Blood of world's oldest woman hints at limits of life

Blood of world's oldest woman hints at limits of life

The analysis of the blood of a woman who died at the age of 115, hints that our lifespan might ultimately be limited by the capacity for stem cells to keep replenishing tissues day in day out:

"In van Andel-Schipper's case, it seemed that in the twilight of her life, about two-thirds of the white blood cells remaining in her body at death originated from just two stem cells, implying that most or all of the blood stem cells she started life with had already burned out and died."


"The other evidence for the stem cell fatigue came from observations that van Andel-Schipper's white blood cells had drastically worn-down telomeres – the protective tips on chromosomes that burn down like wicks each time a cell divides. On average, the telomeres on the white blood cells were 17 times shorter than those on brain cells, which hardly replicate at all throughout life."

We know better than most, how essential the generation of healthy blood cells is to a healthy life...


Photo shows a Royal Spoonbill taken during the mating season. That glorious plume sadly disappears when the mating season is over.

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  • Speaking of blood, in the Washington Post today, and in other American newspapers, the following article appeared based on two journal articles just published in the prestigious journal "Science":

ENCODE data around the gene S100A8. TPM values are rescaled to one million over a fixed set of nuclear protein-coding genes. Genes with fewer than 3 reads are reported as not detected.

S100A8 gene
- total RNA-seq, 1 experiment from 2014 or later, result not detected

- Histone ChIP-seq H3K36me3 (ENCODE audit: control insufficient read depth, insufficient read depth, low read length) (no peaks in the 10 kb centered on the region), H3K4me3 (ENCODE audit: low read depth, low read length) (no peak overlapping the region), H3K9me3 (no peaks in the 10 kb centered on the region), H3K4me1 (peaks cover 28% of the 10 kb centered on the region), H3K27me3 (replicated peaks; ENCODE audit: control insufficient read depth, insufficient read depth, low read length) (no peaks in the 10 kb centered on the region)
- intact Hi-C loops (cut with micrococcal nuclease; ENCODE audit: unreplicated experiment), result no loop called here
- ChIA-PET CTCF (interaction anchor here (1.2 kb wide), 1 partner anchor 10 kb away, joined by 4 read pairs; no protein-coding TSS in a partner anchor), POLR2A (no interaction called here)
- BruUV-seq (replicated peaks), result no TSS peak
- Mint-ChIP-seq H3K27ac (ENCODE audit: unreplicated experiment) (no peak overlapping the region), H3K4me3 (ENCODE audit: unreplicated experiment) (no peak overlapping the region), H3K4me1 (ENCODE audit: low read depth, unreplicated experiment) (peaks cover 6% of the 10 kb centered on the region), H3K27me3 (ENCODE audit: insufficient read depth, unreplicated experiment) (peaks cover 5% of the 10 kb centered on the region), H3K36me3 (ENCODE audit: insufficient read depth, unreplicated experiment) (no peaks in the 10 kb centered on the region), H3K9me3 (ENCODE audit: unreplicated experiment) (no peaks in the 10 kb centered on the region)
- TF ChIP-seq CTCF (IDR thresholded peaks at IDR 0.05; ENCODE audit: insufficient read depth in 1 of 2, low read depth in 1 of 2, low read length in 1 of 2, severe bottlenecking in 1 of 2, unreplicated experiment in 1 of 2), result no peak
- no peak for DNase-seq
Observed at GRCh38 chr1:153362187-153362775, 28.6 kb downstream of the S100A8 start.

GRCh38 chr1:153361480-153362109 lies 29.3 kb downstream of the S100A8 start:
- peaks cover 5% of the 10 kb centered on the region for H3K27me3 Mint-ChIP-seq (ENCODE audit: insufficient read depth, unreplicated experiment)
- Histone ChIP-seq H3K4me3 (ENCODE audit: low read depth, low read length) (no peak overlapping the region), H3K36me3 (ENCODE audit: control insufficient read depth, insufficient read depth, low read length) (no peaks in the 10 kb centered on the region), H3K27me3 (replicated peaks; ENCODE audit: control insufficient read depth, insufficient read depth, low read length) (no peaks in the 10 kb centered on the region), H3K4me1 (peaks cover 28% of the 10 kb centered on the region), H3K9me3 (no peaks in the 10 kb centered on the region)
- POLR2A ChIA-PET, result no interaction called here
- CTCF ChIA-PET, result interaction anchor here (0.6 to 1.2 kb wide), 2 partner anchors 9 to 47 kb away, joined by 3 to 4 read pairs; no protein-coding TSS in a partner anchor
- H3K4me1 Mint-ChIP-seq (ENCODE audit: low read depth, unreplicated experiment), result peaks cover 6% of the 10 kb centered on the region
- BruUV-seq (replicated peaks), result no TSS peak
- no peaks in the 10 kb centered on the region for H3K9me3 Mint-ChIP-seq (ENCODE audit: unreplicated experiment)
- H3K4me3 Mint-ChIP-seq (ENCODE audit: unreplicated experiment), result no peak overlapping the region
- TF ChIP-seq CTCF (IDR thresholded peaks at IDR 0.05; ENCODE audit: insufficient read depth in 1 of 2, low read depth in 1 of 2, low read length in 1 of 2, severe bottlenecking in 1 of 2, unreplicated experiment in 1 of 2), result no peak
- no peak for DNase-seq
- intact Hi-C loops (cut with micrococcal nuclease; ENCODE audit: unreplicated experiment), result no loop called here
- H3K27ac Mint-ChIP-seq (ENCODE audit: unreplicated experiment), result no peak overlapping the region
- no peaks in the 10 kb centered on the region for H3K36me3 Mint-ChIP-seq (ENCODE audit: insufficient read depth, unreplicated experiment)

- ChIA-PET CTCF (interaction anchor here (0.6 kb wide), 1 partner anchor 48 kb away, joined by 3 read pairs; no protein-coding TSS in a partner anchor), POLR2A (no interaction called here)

Basically, the article states that if you infuse "young blood" from young mice into "old mice", the mice are re-invigorated and show signs of reversal of the aging process. So you see, all we need is a good supply of young people. :-)

  • Very interesting, Neil. And a lovely photo - is it a spoonbill? Well done posting this from your hospital bed... Is your hand any better today?


    P.S. Very interesting about the mice too, Zevkalman. Bit spooky and science fictiony though...

  • My hand is about the same; thanks for asking. This morning I had the challenge of the IV drip playing up, so the 2 hours infusion was considerably extended while I sought the best position to keep it running. Meanwhile they presented me with breakfast, took a blood sample from the other arm and wondered why I hadn't managed to eat my breakfast...

    Good practice for treatment I guess!

  • Feel better, mate.

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